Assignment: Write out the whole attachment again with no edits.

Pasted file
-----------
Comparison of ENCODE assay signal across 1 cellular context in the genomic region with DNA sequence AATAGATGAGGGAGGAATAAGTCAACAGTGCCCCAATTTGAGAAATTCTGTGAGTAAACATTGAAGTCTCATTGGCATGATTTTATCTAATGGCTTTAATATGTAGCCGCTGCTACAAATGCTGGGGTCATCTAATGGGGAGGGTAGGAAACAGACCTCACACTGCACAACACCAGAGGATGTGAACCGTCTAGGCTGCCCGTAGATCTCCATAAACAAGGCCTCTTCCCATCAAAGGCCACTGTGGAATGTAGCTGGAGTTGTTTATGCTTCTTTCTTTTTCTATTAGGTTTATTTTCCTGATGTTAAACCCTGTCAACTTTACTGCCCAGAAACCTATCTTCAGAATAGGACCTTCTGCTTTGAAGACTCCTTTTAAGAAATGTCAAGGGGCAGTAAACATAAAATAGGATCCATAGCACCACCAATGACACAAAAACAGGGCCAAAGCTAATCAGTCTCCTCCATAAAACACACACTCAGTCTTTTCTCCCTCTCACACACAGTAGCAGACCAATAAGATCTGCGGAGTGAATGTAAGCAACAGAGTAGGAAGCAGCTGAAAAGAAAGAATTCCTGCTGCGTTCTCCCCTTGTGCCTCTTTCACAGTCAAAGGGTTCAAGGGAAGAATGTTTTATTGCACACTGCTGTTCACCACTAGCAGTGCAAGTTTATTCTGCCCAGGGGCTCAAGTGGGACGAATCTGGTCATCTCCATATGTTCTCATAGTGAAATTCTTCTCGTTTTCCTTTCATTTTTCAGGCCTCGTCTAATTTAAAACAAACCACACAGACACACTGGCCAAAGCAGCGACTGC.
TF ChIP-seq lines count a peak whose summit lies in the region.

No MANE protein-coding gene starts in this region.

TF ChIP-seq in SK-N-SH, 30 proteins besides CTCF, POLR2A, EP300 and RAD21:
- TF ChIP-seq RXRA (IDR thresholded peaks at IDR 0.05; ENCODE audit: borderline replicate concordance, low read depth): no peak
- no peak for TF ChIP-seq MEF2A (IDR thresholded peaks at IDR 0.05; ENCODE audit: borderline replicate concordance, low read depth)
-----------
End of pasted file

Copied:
Comparison of ENCODE assay signal across 1 cellular context in the genomic region with DNA sequence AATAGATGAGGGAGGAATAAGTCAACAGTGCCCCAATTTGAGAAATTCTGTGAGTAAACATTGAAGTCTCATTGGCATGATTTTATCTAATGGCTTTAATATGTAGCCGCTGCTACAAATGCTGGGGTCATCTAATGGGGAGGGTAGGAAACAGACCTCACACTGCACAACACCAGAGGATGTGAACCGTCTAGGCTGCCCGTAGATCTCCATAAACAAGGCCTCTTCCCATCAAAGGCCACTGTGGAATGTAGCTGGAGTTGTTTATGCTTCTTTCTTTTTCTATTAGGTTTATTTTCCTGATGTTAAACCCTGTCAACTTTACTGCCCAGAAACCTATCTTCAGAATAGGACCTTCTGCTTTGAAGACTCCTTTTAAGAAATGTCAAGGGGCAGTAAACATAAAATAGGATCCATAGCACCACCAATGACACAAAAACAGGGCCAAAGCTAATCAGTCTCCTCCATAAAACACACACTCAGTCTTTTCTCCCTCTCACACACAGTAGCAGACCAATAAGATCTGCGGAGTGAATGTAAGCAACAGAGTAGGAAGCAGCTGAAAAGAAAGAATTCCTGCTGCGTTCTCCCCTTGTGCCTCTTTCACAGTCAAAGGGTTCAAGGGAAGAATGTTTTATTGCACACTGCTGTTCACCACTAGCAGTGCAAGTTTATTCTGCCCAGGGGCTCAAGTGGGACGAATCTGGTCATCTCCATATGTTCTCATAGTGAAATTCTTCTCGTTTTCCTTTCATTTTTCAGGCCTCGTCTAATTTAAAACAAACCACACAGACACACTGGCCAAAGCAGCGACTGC.
TF ChIP-seq lines count a peak whose summit lies in the region.

No MANE protein-coding gene starts in this region.

TF ChIP-seq in SK-N-SH, 30 proteins besides CTCF, POLR2A, EP300 and RAD21:
- TF ChIP-seq RXRA (IDR thresholded peaks at IDR 0.05; ENCODE audit: borderline replicate concordance, low read depth): no peak
- no peak for TF ChIP-seq MEF2A (IDR thresholded peaks at IDR 0.05; ENCODE audit: borderline replicate concordance, low read depth)